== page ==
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Children learn through play. As an occupational therapist who works with children and youth, I use games and toys almost every day to help develop important cognitive, visual perceptual, motor, sensory, social, play and leisure skills. While many different types of activities can be used in therapy, this blog focuses on off-the-shelf games and toys that are accessible to most. Whether you are a therapist, parent, teacher, or a game lover like me, I hope you discover something useful while you are here. Learn a different way to play a game you already own or discover a new game for your next family game night. Either way, just go play. It's good for you!

The OT Magazine named The Playful Otter one of the Top 5 Pediatric OT Blogs.


Tuesday, August 2, 2016

Electronic Hyper Slide


 
Work on timed motor response, sequencing, midline activity, manual dexterity, coordinated use of both hands, executive functioning, visual discrimination, spatial relations/position in space, eye-hand coordination, auditory memory, social interaction skill, process skills, play and leisure exploration and participation
 
In the box: 1 electronic unit, 4 games discs
Ages 8+, 1-2 players
 
Pass four colored discs under the electronic Hyper Slide (red bridge-looking object above) per the announcer's instructions to play three different games. There are sensors in the electronic unit that can tell if a piece has passed under and if so, what color it was. The longer you play the faster or harder each game gets. There are three games to choose from but I have lost the instructions and can't seem to find them online. I only remember the rules for two of them.  They are:
  • Fast Pass - One at a time colors are announced and the players have to pass the same colored disc under the hyperslide. The game gives you 3 seconds after calling a color before ending a game so you need to play fast. This time is shortened as the game goes on. The unit will keep score for you and tell you if you have set a new high score.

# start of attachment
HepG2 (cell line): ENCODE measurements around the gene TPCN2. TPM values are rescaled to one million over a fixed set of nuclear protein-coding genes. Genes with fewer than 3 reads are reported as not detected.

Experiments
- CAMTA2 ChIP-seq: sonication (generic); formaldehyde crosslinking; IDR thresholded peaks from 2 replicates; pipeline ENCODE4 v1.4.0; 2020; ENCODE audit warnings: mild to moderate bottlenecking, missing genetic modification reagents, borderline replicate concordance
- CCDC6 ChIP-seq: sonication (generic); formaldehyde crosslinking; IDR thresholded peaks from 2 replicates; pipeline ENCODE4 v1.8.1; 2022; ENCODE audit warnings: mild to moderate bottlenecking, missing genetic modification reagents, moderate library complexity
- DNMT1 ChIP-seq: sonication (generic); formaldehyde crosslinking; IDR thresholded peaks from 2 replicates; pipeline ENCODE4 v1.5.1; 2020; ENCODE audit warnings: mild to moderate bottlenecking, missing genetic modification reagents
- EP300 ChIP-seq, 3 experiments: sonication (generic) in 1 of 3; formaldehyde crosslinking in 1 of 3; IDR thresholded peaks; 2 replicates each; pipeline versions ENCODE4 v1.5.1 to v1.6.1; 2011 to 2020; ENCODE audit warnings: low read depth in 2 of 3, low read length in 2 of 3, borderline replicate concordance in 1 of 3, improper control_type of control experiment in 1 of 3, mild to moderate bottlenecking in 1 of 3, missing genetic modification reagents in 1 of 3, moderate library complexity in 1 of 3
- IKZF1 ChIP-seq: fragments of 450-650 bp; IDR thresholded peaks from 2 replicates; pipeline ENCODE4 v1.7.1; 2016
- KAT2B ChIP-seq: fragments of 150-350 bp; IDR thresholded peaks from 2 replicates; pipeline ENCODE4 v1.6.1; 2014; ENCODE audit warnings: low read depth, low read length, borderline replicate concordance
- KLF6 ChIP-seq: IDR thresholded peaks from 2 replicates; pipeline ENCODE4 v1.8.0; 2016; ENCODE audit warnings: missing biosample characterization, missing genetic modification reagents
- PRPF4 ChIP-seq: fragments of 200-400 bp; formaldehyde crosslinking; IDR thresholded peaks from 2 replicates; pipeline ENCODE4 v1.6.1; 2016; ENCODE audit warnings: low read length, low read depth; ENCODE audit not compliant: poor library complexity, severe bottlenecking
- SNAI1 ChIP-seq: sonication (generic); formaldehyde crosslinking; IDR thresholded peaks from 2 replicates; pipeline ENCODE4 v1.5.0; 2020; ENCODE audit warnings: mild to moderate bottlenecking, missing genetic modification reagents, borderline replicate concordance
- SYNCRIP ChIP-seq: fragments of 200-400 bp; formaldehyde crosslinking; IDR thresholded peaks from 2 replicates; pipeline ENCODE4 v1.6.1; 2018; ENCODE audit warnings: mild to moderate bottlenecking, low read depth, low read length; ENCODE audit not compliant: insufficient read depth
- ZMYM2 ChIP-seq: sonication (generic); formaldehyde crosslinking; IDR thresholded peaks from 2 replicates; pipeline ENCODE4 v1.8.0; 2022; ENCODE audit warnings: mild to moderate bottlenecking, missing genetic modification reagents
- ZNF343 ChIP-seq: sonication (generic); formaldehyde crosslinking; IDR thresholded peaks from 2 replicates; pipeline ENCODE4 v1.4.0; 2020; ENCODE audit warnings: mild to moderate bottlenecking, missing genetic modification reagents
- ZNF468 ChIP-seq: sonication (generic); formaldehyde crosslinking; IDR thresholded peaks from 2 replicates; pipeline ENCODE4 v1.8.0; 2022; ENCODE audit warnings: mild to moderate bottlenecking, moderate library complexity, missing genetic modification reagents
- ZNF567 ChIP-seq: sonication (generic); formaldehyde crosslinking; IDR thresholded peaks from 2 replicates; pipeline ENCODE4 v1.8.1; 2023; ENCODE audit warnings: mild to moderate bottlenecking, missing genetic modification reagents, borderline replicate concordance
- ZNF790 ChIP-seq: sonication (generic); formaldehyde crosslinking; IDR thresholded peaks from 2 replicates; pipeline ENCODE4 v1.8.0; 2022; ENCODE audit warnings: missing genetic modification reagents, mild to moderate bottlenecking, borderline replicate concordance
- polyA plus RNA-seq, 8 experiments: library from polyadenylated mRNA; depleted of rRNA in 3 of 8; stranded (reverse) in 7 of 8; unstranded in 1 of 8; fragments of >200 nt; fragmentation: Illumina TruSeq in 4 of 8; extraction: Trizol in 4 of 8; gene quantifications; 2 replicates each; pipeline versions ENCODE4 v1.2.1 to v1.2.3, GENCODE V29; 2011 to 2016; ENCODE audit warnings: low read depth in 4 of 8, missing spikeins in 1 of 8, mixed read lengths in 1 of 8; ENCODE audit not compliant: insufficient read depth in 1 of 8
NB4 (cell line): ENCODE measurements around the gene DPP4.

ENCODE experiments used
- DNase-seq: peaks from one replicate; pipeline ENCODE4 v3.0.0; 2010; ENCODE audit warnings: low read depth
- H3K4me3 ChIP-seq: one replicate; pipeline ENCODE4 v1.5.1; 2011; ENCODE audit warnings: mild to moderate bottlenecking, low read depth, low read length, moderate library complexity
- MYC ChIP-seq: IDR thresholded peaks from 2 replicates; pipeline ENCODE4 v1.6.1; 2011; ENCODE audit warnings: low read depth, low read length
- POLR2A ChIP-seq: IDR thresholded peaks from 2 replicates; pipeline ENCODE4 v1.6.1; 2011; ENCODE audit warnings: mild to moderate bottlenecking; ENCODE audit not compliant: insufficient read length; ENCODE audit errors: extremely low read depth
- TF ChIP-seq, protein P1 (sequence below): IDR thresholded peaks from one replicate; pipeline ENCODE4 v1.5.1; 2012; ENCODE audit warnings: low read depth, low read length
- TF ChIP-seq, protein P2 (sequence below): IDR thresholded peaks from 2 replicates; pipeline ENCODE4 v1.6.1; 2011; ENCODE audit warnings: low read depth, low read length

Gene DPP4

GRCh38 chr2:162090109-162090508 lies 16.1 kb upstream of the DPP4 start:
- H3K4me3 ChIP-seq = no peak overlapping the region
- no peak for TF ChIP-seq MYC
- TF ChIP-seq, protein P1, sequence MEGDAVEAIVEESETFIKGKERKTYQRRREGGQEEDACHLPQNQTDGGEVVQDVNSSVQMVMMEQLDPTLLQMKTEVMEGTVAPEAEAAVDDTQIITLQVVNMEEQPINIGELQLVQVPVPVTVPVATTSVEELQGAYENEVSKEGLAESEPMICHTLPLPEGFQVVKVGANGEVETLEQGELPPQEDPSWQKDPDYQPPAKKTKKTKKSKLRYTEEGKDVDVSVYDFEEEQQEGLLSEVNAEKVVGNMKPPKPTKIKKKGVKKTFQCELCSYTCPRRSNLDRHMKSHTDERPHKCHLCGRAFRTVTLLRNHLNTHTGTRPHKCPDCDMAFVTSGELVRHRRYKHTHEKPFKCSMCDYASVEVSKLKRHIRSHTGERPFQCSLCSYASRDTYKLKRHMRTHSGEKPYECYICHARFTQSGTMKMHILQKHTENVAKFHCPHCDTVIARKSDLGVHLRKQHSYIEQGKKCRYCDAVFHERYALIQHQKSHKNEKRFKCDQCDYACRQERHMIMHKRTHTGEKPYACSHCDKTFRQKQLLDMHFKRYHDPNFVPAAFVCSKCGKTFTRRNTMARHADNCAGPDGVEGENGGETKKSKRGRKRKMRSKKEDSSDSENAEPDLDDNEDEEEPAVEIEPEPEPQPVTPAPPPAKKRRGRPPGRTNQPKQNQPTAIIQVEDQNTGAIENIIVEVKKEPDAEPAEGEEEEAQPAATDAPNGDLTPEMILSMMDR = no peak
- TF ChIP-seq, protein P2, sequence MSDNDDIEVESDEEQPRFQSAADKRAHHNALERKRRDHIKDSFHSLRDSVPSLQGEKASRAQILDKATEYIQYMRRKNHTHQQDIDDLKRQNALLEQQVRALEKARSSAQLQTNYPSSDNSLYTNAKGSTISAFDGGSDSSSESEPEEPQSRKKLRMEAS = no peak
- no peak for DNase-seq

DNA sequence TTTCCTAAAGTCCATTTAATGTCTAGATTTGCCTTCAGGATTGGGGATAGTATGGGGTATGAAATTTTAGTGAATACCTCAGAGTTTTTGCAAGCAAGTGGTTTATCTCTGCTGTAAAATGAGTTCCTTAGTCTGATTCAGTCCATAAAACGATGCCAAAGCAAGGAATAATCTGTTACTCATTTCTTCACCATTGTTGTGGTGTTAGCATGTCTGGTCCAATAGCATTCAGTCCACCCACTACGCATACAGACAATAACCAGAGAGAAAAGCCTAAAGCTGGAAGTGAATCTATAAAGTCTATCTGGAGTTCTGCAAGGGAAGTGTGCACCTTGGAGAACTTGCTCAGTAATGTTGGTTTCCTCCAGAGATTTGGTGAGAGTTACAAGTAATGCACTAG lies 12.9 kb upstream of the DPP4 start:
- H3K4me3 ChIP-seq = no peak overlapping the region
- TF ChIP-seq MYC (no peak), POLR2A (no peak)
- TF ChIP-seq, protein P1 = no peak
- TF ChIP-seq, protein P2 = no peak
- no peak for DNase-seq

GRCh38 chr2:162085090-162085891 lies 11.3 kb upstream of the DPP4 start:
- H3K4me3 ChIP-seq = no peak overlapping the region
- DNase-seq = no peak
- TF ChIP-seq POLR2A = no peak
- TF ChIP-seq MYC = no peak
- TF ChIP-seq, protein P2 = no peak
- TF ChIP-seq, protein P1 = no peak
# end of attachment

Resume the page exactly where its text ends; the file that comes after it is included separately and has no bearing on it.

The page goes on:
• Add One - Like Simon Says, you must remember a sequence of colors. It starts with one color and adds one color each time you finish a sequence. Since the game only gives you the one new color, you must remember all the colors, in order from past turns.
  • Code Buster - Sorry, I don't remember. It has something to do with breaking a color code.
The announcer and music is played rather loudly with no volume control. There are two yellow buttons on the top of the game. Press both buttons to turn the game on and off, and press the single button that is lit to choose game and whether you are playing solo or with someone.  One of the black ends comes off and the discs are stored inside (see below). I am always careful with games based on speed. Not everyone is wired that way and some will perform poorer under timed conditions. Games like these would be more torture than fun and I feel it is important to respect that.

 
 
Try this:
  • Play a game alone. Center the game vertically in front of your body, one hand on each side. Push the pieces back and forth using both hands.
  • Play a two-person game to give the individual a short break between each of his turns.
  • Write the colors down for the individual while he is playing Add One. Then quickly recite the colors in order for each turn. Will still require memory work.

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